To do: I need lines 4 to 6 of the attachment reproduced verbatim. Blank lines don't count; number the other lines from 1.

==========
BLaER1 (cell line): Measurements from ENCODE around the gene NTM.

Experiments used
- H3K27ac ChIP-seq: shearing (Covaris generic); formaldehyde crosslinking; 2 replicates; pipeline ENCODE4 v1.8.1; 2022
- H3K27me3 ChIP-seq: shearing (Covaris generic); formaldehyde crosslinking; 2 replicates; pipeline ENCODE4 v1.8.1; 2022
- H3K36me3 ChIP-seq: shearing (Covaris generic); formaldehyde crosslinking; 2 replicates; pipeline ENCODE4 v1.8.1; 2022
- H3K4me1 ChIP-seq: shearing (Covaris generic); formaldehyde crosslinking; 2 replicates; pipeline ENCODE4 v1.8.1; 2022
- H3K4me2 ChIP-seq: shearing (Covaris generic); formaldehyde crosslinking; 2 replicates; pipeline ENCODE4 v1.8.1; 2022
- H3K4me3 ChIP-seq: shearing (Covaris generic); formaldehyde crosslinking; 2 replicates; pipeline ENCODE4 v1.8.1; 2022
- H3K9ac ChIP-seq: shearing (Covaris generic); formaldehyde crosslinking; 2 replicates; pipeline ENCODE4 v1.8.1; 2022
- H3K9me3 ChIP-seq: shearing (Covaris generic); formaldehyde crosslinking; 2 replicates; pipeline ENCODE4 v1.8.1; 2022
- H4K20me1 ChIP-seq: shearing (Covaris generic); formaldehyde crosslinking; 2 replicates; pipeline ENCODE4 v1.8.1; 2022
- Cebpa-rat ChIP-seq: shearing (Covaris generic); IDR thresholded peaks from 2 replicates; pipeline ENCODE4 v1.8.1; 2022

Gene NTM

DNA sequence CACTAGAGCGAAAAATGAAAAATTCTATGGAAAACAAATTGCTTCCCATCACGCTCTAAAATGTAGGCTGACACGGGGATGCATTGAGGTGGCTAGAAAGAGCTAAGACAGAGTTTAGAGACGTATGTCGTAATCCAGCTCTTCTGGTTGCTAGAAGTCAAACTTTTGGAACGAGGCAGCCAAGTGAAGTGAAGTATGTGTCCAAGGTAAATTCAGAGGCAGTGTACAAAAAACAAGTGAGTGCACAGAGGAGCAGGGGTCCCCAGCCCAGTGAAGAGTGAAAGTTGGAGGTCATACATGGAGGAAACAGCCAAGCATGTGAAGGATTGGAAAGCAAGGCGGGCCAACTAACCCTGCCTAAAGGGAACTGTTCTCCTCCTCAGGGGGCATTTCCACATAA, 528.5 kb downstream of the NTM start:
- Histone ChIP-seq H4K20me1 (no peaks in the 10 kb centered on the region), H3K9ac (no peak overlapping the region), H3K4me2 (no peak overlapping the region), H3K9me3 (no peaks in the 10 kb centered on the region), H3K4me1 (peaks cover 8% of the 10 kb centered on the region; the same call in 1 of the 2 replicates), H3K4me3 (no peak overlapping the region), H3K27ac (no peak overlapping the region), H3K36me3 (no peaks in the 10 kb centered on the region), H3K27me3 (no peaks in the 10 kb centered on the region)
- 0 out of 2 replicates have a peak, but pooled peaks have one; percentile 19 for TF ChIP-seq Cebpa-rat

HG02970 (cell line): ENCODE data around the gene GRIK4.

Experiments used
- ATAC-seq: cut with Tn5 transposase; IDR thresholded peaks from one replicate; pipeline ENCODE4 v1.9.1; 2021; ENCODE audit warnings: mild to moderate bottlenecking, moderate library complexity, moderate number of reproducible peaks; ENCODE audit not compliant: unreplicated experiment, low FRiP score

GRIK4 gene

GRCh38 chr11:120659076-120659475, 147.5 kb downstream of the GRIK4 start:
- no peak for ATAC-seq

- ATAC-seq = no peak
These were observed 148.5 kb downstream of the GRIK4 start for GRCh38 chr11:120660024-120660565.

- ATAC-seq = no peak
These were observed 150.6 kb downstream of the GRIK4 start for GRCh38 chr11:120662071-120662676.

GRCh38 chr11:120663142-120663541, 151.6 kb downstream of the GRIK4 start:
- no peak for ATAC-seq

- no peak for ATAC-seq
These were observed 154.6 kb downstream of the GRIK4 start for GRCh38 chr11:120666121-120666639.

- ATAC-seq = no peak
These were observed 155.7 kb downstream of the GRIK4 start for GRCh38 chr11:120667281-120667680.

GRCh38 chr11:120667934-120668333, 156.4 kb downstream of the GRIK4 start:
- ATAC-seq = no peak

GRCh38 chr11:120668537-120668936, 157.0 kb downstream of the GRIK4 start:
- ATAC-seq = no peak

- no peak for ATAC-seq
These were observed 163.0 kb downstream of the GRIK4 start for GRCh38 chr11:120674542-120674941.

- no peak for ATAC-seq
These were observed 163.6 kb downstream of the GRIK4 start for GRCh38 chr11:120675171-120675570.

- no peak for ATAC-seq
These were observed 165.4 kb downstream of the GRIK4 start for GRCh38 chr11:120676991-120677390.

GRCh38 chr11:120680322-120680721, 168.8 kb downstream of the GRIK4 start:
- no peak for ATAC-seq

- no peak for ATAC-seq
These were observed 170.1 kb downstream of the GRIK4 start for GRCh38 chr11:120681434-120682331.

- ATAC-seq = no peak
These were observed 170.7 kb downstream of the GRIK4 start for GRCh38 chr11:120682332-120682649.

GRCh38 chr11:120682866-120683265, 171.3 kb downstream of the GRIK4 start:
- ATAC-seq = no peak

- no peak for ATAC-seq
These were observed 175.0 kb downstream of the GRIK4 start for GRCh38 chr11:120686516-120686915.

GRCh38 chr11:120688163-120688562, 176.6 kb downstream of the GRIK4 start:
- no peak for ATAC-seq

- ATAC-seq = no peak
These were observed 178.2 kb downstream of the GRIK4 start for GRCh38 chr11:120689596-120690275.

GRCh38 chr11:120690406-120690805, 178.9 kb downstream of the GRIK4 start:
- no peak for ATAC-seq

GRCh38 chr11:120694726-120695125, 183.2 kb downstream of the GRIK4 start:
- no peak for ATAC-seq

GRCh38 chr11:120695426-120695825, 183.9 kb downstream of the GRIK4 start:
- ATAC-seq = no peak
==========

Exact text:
- H3K27me3 ChIP-seq: shearing (Covaris generic); formaldehyde crosslinking; 2 replicates; pipeline ENCODE4 v1.8.1; 2022
- H3K36me3 ChIP-seq: shearing (Covaris generic); formaldehyde crosslinking; 2 replicates; pipeline ENCODE4 v1.8.1; 2022
- H3K4me1 ChIP-seq: shearing (Covaris generic); formaldehyde crosslinking; 2 replicates; pipeline ENCODE4 v1.8.1; 2022